Retrotechtacular: DC to DC Conversion by Vibrator


Electricity comes in two basic forms: Alternating Current (AC) and Direct Current (DC). DC is handy to use and is easy to analyze. However, AC has some useful properties too. In particular, AC current can operate a transformer which can step it up or down easily. Power is conserved, of course (well, actually, you get less power because of losses in the transformer).

You can’t do that trick with pure DC. You can reduce a voltage, although that typically wastes power in heat (for example, a voltage divider or linear regulator). You can’t readily increase a DC voltage unless you convert it into some sort of AC first.

This was a particularly bad problem in the era of tubes–especially tubes in car radios. The car’s voltage was probably 12V but the tube’s plates might take hundreds of volts. What do you do? Some old car radios used what is called a dynamotor. This is just a motor and a generator in one box. You could spin the motor with 12V and have the generator produce a different voltage (even a DC voltage).

The Electric Dynamotor

If you think about it, a transformer is really just a generator (the secondary) with the shaft replaced by a moving magnetic field (the primary). However, with a dynamotor, you can use a DC motor to spin the input. With a transformer, you must have AC input because that’s what moves the magnetic field. Note you don’t have to have a sine wave, necessarily, just current that switches polarity fast enough to drive the primary.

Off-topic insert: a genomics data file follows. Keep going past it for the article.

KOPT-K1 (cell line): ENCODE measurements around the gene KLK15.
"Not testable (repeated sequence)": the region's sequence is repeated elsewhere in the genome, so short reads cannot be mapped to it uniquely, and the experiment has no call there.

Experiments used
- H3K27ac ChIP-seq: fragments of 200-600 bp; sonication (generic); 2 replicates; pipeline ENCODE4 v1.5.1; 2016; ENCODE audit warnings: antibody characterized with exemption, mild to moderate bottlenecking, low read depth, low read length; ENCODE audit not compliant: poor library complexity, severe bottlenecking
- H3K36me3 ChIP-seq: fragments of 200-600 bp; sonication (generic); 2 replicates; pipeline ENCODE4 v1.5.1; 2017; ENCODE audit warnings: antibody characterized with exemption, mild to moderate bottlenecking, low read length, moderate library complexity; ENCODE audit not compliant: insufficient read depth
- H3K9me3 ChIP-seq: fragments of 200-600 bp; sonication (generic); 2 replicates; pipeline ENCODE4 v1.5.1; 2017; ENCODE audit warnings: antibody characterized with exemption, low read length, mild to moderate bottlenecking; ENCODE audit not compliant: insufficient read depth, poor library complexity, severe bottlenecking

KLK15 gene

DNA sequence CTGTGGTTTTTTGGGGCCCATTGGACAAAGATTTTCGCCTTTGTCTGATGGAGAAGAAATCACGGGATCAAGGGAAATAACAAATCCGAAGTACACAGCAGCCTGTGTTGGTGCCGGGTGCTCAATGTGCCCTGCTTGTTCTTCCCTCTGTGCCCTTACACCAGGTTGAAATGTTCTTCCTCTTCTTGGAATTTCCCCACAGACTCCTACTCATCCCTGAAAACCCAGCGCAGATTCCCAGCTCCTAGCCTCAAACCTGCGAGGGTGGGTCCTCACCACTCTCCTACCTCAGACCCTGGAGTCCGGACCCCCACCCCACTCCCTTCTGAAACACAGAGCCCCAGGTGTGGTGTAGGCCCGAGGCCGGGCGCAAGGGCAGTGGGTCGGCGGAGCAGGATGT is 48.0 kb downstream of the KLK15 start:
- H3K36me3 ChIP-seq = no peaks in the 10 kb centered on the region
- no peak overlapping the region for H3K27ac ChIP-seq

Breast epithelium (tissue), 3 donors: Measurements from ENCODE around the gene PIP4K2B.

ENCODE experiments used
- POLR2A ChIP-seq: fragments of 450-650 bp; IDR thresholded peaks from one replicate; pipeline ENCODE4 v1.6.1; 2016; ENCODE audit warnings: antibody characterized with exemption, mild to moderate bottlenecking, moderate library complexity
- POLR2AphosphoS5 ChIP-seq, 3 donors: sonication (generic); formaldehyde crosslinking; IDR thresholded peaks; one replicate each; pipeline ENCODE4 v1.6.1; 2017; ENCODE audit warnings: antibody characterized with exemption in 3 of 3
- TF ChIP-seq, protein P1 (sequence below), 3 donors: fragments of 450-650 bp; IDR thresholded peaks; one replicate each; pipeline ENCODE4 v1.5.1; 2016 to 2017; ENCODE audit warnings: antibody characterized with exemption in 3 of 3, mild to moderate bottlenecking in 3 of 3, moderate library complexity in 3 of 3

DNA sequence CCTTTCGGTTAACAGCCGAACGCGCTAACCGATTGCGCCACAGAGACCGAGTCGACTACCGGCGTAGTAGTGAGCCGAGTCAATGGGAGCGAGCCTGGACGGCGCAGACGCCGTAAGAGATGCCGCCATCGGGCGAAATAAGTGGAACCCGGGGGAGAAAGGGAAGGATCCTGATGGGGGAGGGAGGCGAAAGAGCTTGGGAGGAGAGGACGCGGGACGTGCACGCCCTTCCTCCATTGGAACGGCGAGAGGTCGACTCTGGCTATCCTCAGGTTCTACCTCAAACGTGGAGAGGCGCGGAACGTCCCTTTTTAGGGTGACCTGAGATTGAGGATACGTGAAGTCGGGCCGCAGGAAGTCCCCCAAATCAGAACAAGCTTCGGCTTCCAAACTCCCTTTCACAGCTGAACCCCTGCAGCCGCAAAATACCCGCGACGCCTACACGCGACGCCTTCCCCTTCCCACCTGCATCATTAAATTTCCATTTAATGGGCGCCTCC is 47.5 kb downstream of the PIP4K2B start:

So how do you get the DC in a car radio into AC? There’s a clue in another part of the car: the blinkers used to flash the lights. Today, you’d probably do the blinking with some electronics, but old cars didn’t have a lot of electronics. What they did have was a special kind of device. When you apply current to the device, it would heat up a bimetallic strip. The strip would slowly move and break the current flow. This would cool the strip down which would resume its original position and start the current flowing again.

If you wanted things to go faster, you could do the same trick with a relay. Have the relay coil take current through a normally closed contact. When you energize the coil, the contact opens and breaks the current flow. The contacts then close and the process repeats.

Testing, 1, 2, 3

RCA-tube-tester-at-Oklahoma-History-CenterOld tube testers in the drug store (see right) often had a test for vibrators. In those days, that didn’t have the meaning you’d expect today. In fact, a vibrator was a relay wired to interrupt DC current into AC. You might expect that these failed pretty often and a trip to the drug store would let you test vibrators and tubes, buy a replacement, and repair your own devices.

The name vibrator came from the characteristic buzzing noise made by these devices. Once the DC was broken up by the vibrator, a transformer could step the voltage up (or down, but it was almost always up). This produces a higher AC voltage that the circuit would then rectify and filter to get the desired higher voltage.

Heathkit_VibratorThere was actually a lot more to making a good vibrator power supply than you might think. The mechanical parts moved constantly. Also, the contacts would spark and that would eat at the contacts. It also created a lot of interference or hash. A good design would suppress sparks and hash. The resulting rectified current needed a good bit of filtering, too. The photo to the left shows a pair of Heathkit vibrators, including the internal structure that was normally hidden.

Although the vibrator seems inefficient, it beat the dynamotor. It was quieter, had fewer moving parts, was smaller, and cheaper. At the time, it seemed like progress.

Today

Vibrators are long gone except in vintage gear. Transistor power inverters became practical and edged them out. Today, you would be more likely to use a switching mode power supply to get the same effect. The principles aren’t that different, but the conversion of DC to AC is electronic and the control is more precise.

If you want to see more about vibrators–including schematics–check out the video below.

Vibrator photo By WikimediaFoundationVEVO (CC BY-SA 4.0)



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